Asia-Pacific

Wednesday 23 July 2014

North Korea tells troops to prepare for war

Julian Ryall Tokyo and Malcolm Moore Beijing

Published 09/03/2013|04:00

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North Korean soldiers greet the North's leader Kim Jong-Un during his visit to the detachments near the border with South Korea.

North Korea's leader has placed his army on readiness to "annihilate the enemy" as the regime officially renounced all non-aggression pacts with its southern neighbour.

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Kim Jong-un escalated his inflammatory response to a new round of United Nations sanctions by ordering troops on the border with South Korea to prepare for war.

But China, North Korea's only powerful ally, publicly urged "calm and restraint".

Mr Kim chose a highly sensitive location for his address to North Korean troops, visiting military positions facing the South Korean island of Yeonpyeong, where a North Korean bombardment killed four people and wounded 19 in 2010.

Mr Kim "stressed the need for the soldiers to keep themselves fully ready to go into action to annihilate the enemy".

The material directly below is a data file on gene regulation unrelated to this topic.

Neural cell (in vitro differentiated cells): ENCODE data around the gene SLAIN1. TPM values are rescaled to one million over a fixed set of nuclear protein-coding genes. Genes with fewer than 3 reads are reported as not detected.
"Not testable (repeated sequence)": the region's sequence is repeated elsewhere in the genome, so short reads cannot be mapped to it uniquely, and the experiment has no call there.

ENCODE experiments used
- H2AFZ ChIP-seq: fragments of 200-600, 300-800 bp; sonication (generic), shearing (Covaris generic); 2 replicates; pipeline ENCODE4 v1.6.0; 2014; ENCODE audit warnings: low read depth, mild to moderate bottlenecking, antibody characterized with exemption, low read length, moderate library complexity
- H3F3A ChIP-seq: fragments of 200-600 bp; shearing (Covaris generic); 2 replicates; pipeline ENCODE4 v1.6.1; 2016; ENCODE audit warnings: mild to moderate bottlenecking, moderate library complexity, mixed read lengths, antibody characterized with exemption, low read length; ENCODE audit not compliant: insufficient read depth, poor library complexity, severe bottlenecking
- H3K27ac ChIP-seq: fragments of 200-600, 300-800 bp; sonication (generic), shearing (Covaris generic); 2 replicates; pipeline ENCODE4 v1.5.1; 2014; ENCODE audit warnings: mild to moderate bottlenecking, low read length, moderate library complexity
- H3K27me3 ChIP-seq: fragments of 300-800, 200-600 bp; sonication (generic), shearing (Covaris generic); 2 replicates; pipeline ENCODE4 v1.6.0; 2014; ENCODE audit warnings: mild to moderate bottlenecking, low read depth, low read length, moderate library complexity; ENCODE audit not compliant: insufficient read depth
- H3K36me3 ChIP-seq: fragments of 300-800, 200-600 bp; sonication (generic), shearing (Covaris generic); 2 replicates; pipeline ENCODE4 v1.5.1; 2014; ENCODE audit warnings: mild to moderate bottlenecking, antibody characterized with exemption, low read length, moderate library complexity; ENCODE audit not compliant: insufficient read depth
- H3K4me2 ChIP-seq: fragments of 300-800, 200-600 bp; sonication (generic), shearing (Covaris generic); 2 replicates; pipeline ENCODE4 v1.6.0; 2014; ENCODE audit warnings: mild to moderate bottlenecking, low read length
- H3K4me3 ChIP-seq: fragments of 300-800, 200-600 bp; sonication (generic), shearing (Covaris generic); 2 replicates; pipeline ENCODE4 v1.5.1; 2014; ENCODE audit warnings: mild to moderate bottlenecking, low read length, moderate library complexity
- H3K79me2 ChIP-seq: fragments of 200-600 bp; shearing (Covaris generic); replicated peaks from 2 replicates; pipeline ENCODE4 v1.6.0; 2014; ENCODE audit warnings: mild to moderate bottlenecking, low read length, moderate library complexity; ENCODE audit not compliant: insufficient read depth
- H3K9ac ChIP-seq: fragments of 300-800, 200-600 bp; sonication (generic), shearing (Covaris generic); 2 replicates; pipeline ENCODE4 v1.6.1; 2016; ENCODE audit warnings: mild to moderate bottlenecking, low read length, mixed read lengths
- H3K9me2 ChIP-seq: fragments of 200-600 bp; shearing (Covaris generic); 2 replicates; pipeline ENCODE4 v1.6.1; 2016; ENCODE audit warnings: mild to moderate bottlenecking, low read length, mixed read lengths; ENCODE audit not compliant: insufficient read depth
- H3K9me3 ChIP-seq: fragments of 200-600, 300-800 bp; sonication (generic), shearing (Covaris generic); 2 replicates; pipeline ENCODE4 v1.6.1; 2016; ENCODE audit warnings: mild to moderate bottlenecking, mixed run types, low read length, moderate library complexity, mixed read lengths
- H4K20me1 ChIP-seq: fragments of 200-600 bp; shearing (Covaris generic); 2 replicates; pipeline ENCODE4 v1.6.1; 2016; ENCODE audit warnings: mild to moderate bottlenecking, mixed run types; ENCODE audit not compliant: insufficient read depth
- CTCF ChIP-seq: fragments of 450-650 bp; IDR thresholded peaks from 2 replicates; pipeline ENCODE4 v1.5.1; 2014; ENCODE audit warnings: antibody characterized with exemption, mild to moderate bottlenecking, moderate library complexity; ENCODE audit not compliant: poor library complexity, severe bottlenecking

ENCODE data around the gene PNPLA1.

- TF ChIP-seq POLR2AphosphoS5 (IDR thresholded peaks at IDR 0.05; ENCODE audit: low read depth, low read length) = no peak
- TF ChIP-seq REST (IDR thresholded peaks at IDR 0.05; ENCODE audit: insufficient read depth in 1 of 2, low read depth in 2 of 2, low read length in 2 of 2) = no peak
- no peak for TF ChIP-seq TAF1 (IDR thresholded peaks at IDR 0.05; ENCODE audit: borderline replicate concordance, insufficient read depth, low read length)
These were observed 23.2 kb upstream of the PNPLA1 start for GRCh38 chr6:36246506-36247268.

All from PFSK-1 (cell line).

His open talk of a new Korean war came after his regime threatened America with a "pre-emptive" nuclear strike. The belligerence came in response to the unanimous vote in the UN Security Council on Thursday to impose further economic sanctions.

These measures followed North Korea's third test of a nuclear bomb last month.

In addition, Mr Kim has ended the hotline between North and South, which was designed to defuse crises, and renounced various non-aggression pacts between the two countries.

Posturing

Despite all the posturing, experts believe that North Korea is highly unlikely to start a war. South Korea benefits from a US security guarantee, meaning that Mr Kim would almost certainly lose any conflict.

The biggest danger was that fighting could break out by accident as both sides raised their alert level.

China's patience with North Korea appears to be wearing thin.

Zhang Liangui, a Korea expert at the Central Party School, said the fact that North Korea had chosen to press ahead regardless of Chinese objections and international pressure "shows their internal policy, and their policy to the outside world, is hardening". (© Daily Telegraph, London)

Irish Independent

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